Offline hunthard

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Re: Good Memory Bucks
« Reply #126 on: February 25, 2022, 06:10:18 PM »
Great story Bigmac
 I always wanted to ask what kind of meals did you mom and dad, grandparents make with all the deer meat?

Offline bigmacc

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Re: Good Memory Bucks
« Reply #127 on: February 26, 2022, 03:30:33 PM »
Great story Bigmac
 I always wanted to ask what kind of meals did you mom and dad, grandparents make with all the deer meat?
Lots of ground meat recipes, spaghetti, killer meatloaf made out of breakfast sausage and ground meat mixed, chili etc. Then my grandparents would make some great roasts, simmered with onions, carrots and spuds. We would also make ground meat shaped like hot dogs, cook batches of them in the oven all seasoned up and put them on big hot dog buns or hogie rolls :tup:. Thats just a few of my favorites.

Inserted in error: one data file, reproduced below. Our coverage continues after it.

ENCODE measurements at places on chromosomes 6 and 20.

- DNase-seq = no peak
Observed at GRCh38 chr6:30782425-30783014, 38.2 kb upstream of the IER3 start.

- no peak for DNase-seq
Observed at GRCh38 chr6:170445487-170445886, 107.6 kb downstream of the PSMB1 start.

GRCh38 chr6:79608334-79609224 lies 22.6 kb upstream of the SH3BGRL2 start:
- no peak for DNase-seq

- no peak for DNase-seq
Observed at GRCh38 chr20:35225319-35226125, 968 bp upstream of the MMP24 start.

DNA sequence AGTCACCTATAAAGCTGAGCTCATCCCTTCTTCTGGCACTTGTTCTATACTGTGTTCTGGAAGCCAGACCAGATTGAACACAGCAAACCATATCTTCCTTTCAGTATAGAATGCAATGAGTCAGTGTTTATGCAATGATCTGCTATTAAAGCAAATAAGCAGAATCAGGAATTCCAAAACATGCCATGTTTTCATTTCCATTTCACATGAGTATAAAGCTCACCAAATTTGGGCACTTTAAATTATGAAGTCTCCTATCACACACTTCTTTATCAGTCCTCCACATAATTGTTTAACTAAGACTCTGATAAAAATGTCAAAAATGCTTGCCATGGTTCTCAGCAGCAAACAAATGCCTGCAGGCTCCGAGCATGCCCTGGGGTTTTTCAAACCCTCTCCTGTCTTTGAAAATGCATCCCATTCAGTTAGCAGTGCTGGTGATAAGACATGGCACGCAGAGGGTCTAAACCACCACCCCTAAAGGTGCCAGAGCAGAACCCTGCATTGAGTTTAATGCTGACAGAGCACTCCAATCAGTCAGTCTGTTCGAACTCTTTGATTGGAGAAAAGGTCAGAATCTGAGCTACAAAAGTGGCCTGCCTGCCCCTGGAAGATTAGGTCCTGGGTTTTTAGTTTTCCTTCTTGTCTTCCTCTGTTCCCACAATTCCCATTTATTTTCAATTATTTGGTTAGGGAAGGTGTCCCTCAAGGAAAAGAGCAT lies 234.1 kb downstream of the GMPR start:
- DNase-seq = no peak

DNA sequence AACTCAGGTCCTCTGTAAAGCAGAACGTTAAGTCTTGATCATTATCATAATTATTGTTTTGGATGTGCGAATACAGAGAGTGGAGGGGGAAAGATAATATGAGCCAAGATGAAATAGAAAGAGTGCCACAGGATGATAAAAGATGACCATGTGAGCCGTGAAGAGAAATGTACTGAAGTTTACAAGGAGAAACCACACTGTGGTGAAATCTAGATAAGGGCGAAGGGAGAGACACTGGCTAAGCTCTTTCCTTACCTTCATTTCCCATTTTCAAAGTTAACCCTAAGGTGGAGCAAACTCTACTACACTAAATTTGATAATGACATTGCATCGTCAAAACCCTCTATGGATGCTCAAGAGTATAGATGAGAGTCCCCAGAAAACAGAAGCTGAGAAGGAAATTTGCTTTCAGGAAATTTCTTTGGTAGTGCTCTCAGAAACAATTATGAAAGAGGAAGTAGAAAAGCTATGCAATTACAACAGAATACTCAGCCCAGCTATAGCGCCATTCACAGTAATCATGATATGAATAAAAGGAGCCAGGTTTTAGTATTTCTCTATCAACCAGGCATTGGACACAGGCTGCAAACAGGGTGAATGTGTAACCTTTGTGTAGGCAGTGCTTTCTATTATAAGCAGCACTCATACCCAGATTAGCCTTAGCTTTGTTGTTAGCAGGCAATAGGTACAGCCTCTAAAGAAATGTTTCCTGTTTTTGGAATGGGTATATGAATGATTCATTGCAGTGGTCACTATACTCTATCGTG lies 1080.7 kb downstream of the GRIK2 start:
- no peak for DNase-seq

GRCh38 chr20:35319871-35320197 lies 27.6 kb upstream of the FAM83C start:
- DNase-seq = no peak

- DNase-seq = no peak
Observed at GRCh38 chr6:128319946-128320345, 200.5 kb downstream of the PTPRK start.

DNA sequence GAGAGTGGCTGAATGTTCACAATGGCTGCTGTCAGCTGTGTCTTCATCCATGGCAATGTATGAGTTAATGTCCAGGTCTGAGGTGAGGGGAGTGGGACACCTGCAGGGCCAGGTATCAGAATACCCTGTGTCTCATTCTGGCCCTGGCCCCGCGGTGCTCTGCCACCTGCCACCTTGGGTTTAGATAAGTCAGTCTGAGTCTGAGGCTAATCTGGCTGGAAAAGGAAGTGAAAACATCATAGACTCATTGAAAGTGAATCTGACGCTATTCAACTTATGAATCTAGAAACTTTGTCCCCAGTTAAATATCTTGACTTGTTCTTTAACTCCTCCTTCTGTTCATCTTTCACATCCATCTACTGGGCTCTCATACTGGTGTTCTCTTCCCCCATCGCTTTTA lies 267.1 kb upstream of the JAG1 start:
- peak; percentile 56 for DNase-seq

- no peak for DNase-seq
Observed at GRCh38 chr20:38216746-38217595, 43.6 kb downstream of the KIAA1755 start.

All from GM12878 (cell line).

Offline johnbmyersii

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Re: Good Memory Bucks
« Reply #128 on: February 26, 2022, 03:57:49 PM »
Love these stories bicmacc thanks for sharing. Reminds me of the stories my grandpa and his friends tell me about the good ol days

Offline hunthard

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Re: Good Memory Bucks
« Reply #129 on: February 26, 2022, 04:53:00 PM »
WOW, I love meatloaf, wife thinks i'm crazy lol, i have a buddy in the midwest and they make hotdogs for the kids in 40lb batches.

Offline bigmacc

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Re: Good Memory Bucks
« Reply #130 on: April 08, 2022, 04:34:41 PM »
Picture says "1946, Uncle Bud with another monster".